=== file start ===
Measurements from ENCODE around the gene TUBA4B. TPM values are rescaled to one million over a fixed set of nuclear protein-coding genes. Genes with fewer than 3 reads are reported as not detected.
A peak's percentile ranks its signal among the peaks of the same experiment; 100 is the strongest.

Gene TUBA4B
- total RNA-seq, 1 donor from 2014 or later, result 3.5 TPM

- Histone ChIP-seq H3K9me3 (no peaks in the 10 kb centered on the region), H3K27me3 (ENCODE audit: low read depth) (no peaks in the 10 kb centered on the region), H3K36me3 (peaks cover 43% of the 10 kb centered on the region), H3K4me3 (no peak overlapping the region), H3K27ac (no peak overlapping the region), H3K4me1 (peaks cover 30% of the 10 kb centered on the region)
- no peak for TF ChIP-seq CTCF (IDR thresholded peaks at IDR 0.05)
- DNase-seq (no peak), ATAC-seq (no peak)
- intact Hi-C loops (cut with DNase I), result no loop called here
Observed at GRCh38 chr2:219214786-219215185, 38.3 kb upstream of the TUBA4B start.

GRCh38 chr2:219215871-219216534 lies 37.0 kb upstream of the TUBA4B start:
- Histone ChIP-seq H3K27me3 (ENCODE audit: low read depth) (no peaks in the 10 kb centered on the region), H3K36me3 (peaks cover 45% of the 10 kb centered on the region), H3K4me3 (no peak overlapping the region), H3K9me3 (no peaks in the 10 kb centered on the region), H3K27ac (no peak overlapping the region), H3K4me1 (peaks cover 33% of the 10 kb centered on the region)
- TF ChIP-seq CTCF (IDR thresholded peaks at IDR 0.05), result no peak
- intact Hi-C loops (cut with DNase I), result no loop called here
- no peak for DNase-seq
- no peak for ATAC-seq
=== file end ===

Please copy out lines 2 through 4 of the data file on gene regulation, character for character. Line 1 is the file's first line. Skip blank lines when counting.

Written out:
A peak's percentile ranks its signal among the peaks of the same experiment; 100 is the strongest.

Gene TUBA4B
- total RNA-seq, 1 donor from 2014 or later, result 3.5 TPM